Hello, friends. I must apologize for the snafu at the Big 5-0 party on Monday. How can you have a post entitled “Unhappy Birthday” — in late May, no less — and not link to this? A lovely page, from noting that offering his Mozness happy returns is less appropriate than observing that marking the occasion means “he still hasn’t met the right person to die in a fiery bus crash beside.” (Even if a preposition is a word you don’t end a sentence with.) It’s even got cats in it, for goodness sake. Take that search engine optimizer! And, the pictures of the Motorcycle Au Pair Boy are mostly from (or before, actually) his prime.
It’s also a good excuse for to mention two things. First, one of my favorite Stewart Lee remarks (he doesn’t “do” jokes):
… in December, I got a review describing me as a “squashed Albert Finney. Nine years previous to that, the same paper, the London Evening Standard, described me as looking like a crumpled Morrissey. And it’s good, you can see a kind of trend developing there, of comparing me unfavourably to various stocky, greying celebrities in increasingly terrible states of physical distress. [I’ve probably mentioned that before.]
Second, I read a (genuinely) interesting article the other day on the relationship among depression, creativity, and antidepressant drugs. And what better segue into that than a reference to The Pope Of Mope, The Sage of Salford? Well, this, clearly. Lloyd Cole’s always been a good, if show-offy, lyricist, but his concise sketch of a broken relationship in Rolodex Incident, at the absolute height of his powers, never fails to blow me away. There’s a snippet on that link.
apoplectic.me hasn’t contemplated depression recently (OK, that’s probably not true), so, as the sun pours over my shoulder in this beautiful corner of rural Pennsylvania, shall we begin the descent into despair? Yes, let’s!
The Observer, May 18: Does Prozac Help Artists Be Creative? — Alex Preston
The gist seems to be, “Maybe.” Friends have expressed the thought to me that, if you can’t get out of bed — and particularly if the depression is situational — then a stint on some sort of antidepressant may break the cycle. ([P]ost-Leveson, we know that “a close friend” means the [writer] made it up.) Yet, as the article reflects, “[a] 2009 study by Oxford University, published in the British Journal of Psychiatry, found that those taking SSRIs reported ‘a general reduction in the intensity of the emotions that they experienced’. They described themselves as feeling ‘dulled’, ‘numbed’, ‘flattened’, or ‘blocked’. If poetry is (as Wordsworth claimed) ‘the spontaneous overflow of powerful feelings… emotion recollected in tranquillity”, then could Prozac bring artists too little feeling, too much tranquillity?” Another problem cited (by the columnist’s brother, [Sam] Preston of The Ordinary Boys) is that “You lose the inner critic. And that goes for life as well as art. I got married to someone I’d met on a TV show and didn’t really know.” Alex Preston observes:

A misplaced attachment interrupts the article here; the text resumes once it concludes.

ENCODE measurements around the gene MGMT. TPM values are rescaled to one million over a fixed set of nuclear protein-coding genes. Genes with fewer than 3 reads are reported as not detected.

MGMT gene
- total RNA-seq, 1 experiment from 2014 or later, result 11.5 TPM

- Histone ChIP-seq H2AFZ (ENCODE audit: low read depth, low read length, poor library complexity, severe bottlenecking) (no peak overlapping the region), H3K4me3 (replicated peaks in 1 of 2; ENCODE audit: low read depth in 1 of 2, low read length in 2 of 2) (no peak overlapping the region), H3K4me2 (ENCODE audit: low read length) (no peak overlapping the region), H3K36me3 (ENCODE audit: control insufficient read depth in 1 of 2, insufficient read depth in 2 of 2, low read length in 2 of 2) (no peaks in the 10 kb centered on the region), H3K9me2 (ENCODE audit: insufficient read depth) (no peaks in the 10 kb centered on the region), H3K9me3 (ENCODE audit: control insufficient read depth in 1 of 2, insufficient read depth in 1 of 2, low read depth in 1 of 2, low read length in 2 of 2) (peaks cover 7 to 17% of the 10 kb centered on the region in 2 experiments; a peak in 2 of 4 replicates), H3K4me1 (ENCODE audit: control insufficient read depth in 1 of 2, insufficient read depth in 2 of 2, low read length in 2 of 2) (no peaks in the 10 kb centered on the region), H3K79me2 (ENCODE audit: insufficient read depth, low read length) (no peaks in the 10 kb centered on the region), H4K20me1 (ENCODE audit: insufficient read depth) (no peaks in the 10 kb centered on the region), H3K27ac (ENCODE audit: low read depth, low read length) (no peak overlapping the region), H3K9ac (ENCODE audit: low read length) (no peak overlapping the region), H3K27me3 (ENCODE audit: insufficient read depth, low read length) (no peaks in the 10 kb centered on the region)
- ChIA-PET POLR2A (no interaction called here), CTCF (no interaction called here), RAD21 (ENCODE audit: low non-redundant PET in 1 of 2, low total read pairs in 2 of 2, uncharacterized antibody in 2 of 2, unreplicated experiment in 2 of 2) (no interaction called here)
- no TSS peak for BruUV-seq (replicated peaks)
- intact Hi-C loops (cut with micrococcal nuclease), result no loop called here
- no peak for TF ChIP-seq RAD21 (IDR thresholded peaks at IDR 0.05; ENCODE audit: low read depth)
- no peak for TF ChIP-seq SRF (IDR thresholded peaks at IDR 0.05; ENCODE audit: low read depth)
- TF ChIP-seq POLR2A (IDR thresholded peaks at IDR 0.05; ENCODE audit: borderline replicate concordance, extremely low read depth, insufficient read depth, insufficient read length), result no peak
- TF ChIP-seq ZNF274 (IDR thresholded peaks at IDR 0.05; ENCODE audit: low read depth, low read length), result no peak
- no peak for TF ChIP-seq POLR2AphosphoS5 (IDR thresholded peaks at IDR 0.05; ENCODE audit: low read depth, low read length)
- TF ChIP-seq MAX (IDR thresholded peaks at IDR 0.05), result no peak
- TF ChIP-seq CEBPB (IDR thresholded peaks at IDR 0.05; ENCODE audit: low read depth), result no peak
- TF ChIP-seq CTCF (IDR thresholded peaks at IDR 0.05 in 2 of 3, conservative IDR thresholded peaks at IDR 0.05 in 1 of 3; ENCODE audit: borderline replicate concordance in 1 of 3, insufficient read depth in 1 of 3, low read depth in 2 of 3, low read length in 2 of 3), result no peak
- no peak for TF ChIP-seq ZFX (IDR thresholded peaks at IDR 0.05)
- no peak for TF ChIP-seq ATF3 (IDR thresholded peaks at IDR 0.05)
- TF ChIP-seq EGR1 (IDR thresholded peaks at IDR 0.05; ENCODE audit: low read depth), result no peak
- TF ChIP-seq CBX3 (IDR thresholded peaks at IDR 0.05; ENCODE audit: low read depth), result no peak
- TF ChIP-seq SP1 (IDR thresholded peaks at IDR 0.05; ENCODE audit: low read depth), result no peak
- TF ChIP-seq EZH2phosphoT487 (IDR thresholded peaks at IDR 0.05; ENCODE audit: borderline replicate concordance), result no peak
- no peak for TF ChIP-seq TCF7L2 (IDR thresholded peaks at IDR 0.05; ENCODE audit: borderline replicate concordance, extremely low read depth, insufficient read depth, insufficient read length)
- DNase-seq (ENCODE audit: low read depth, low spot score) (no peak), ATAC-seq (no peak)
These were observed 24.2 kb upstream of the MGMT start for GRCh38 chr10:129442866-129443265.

With my creative blockage came what I later identified as a kind of moral blockage. Because actions didn’t feel like they had consequences – in that nothing seemed able to shock me from the pallid world the drugs had wrapped about me – I pushed myself into more and more extreme situations, desperate for a spark of authentic feeling. I was haunted by the sense that I was living in the third person.
Interesting, because I probably wouldn’t have had 50 posts to share with you without the kick-start of my extreme situation.
For me, the article raises the question, “Why are so many creative types on SSRIs?” The line that always comes to mind in these moments is from Henri Barbusse’s L’enfer: “I see [feel?] too much and too deep.” Why is that? I can’t help but think that the need to repeatedly return to the line is self-serving. Or maybe not, if one considers the rest of the passage: It is as if I could not see things as they were….
Certainly, it seems that extreme experience requires sufficient self-reflection, and jolts free enough new thought, to light a creative spark in those so inclined. As Sam Preston realized, extreme situations do seem to generate particularly genuine and authentic feeling. (Or, maybe, the feeling is no more authentic, in the moment, but it’s certainly more vivid, and provides a nudge to deeper reflection.)
All terribly unhealthy. But, in discussing the article, I was made aware of a conference attended by the Dalai Lama which discussed the benefits of meditation, both as a mental exercise and an aid to recovery generally. According to the publishers, the book The Mind’s Own Physician records much of the conversation: “How do meditative practices influence pain and human suffering? What role does the brain play in emotional well-being and health? To what extent can our minds actually influence physical disease?”
I’ve not read it, obviously, but it sounds like another good addition to my post-stroke life, to go with early rising and regular exercise….